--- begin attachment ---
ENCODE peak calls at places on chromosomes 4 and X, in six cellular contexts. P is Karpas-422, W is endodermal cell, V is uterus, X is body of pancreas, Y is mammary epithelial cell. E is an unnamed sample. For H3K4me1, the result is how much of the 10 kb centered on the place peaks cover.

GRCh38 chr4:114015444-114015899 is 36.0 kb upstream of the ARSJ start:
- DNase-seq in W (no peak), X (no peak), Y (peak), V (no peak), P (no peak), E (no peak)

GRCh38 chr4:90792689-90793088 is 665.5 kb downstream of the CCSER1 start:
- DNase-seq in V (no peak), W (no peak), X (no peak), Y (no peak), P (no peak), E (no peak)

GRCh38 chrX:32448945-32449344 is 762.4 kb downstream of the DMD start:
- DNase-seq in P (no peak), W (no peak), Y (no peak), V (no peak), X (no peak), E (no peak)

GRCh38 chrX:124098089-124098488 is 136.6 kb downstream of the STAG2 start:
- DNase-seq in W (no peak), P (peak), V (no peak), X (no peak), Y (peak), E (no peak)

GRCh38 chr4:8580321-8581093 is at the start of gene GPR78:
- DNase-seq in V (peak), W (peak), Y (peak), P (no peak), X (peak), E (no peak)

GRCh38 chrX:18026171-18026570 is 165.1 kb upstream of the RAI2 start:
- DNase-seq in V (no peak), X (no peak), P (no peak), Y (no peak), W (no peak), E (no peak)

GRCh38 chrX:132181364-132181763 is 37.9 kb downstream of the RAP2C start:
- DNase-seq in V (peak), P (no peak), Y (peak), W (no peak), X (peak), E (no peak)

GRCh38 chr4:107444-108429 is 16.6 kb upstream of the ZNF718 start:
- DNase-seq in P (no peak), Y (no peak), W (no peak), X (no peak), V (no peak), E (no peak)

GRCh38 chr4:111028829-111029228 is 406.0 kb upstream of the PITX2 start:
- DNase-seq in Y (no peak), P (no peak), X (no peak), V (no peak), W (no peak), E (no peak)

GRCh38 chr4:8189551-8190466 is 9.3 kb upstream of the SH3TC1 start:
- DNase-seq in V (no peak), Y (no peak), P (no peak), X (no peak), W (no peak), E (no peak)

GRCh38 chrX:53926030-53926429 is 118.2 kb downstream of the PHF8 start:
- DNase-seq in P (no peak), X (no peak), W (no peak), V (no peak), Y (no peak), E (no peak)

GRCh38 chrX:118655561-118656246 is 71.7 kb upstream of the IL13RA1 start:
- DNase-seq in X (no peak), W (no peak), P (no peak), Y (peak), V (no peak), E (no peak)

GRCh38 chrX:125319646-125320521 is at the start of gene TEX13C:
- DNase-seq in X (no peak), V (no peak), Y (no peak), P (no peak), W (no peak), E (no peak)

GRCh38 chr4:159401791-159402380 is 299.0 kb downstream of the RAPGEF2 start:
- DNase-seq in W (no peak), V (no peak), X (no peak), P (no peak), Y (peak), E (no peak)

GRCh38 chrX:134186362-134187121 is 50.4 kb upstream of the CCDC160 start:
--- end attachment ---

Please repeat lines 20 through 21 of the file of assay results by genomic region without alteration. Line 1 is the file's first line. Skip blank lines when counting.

GRCh38 chr4:8189551-8190466 is 9.3 kb upstream of the SH3TC1 start:
- DNase-seq in V (no peak), Y (no peak), P (no peak), X (no peak), W (no peak), E (no peak)